The Dutch Competition Authority (‘ACM’) published on 12 September 2023 that on 11 July 2023 it imposed a fine of almost 8 million EUR on LG Electronics Benelux Sales (‘LG’) for violation of the cartel prohibition.
From January 2015 through December 2018 LG allegedly illegally influenced the online sales prices of television sets of seven large retailers.
Systematic price coordination disguised as price recommendation
As summarized at the start of the fine decision the communication between the employees of LG and the seven retailers shows that LG actively influenced the online retail prices. LG provided price recommendations to the retailers which can be permitted under certain circumstances. However, when LG noticed that the price of the retailers deviated too far from LG’s desired price, it contacted the retailers and urged them to increase their prices.
When retailers complained about the pricing of LG television sets by other retailers, LG would follow up on such complaints by contacting the retailers in question, and asking them to adjust their price to the desired level. LG subsequently reported back to the retailer that had filed the complaint. On other occasions, LG even specifically addressed their commercial policies to ensure that the retail price was as desired by LG.
On the basis of these communications, which took place via e-mail and WhatsApp, retailers were, according to the ACM, able to trust that they would not price themselves out of the market if they set their prices at the levels desired by LG. Through these behaviors LG coordinated the level of the retail price and tried to prevent price declines.
Martijn Snoep, Chairman of the Board of the ACM, explains as follows:
“Under the pretense of ‘price recommendations’, LG coordinated price increases of retailers to the recommended price that LG provided. LG’s practices disrupted competition between the retailers, and that resulted in higher prices for consumers.”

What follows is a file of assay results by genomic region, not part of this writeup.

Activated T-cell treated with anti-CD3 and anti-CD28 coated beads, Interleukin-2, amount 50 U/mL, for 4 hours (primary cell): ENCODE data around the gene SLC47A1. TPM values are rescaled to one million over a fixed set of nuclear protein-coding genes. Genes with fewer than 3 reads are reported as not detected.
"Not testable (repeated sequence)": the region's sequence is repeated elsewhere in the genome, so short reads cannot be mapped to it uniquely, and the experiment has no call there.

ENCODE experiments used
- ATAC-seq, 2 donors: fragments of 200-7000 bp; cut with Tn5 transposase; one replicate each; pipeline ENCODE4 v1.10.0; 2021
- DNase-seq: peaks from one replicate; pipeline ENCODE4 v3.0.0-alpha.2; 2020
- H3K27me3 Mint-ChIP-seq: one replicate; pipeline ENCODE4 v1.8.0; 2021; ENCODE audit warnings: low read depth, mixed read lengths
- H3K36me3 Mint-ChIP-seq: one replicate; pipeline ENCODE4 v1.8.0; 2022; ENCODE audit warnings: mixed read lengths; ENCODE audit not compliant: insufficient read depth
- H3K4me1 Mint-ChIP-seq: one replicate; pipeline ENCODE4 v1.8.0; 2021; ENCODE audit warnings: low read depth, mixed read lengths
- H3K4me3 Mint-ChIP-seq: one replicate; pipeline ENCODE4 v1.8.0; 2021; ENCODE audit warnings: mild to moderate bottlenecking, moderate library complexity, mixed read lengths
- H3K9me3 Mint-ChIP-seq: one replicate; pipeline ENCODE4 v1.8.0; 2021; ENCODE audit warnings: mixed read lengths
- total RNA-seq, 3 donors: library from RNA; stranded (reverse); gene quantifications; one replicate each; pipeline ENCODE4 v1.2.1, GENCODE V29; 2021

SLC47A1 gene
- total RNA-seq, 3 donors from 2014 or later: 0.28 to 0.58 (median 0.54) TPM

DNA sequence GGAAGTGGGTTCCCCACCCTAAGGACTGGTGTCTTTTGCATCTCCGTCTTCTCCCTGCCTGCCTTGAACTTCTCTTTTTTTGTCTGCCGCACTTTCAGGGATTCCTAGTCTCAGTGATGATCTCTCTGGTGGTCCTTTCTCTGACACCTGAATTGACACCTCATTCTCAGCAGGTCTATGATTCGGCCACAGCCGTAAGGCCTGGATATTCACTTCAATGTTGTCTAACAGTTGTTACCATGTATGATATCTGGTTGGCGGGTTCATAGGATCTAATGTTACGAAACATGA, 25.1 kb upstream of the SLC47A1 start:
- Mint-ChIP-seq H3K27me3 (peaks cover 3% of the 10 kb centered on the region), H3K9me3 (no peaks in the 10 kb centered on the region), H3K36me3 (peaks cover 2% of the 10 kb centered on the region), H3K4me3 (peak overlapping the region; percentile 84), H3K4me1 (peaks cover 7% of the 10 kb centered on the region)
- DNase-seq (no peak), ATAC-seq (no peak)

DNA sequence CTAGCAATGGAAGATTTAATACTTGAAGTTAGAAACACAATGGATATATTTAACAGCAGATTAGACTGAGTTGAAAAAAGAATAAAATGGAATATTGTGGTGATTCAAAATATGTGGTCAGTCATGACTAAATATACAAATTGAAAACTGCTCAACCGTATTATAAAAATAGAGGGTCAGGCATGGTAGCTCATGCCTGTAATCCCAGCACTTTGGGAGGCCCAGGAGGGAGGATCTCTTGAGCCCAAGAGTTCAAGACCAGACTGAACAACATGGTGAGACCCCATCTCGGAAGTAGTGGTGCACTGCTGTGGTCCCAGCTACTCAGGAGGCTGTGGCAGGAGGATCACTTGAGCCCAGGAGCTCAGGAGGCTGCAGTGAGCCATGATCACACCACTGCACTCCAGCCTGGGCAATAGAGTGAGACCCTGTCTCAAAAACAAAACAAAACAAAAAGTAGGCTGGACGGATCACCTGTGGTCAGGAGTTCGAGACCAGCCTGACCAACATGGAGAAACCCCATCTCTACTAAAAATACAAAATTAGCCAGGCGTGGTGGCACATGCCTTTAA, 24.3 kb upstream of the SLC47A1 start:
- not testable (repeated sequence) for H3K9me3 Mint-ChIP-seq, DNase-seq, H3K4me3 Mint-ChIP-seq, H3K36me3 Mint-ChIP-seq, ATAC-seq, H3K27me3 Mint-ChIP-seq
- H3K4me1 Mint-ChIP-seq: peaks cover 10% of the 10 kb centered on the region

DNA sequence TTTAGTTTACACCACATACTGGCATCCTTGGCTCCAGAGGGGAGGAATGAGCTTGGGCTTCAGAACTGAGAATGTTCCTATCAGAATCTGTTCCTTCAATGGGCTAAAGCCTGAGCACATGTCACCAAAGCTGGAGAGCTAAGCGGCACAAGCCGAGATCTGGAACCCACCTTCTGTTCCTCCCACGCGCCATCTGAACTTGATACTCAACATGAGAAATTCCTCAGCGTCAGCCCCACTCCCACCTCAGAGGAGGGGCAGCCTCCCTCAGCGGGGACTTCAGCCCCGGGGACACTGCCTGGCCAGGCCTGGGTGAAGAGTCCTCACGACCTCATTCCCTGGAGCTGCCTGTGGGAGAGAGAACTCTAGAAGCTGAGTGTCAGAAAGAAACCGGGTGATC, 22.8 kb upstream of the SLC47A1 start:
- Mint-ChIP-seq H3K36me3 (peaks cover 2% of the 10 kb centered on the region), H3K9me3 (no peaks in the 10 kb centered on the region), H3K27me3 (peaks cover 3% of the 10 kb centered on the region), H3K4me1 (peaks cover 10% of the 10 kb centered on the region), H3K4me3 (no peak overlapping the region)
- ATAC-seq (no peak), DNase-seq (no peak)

According to LG, it merely gave retailers advice, and did not pressurize anyone nor did it create any incentives to adjust the prices to the recommended prices. LG said that the communication with the retailers should be seen as simple negotiations about the retail price, which is legitimate under normal circumstances. Moreover, LG also claimed that the communication was too incidental to define the conduct as continuous. Furthermore, LG claimed it always made clear that retailers were completely free to set their own prices, and that it never forced retailers to charge its recommended resale prices. Therefore, LG asserts its practices do not violate the cartel prohibition. Not surprisingly, LG already announced that it will appeal the decision and said that they believe that their commercial activities in the Dutch market are in full compliance with national and European legislation.
The fine imposed on LG is the second tangible result of the investigation by the ACM launched in December 2018 into resale price maintenance (RPM) of consumer goods by manufacturers and online and offline shops. Almost two years ago, in a similar case, a 39 million EUR fine was imposed on Samsung for the same reasons. After years of a rather relaxed stance on the part of the ACM, this investigation was the starting signal for the stricter enforcement line with regard to vertical violations as announced by Snoep in 2018. It seems only a matter of time before more vertical sanction decisions will follow.
Then the decision itself. This time the ACM explicitly refers to the communication of LG and its retailers as illegal price-fixing agreements, whereas in the earlier mentioned Samsung case the ACM referred to the conduct as price coordination. As both cases are in essence about the same conduct, it therefore seems as if the ACM wants to make it clear that this conduct is illegal. It is further notable that only LG was fined and not the retailers involved in the conduct, this while - according to the information now available - the fined conduct was partly hub-and-spoke in nature. The retailers asked LG about prices of other retailers and whether they ‘could’ also adjust their prices.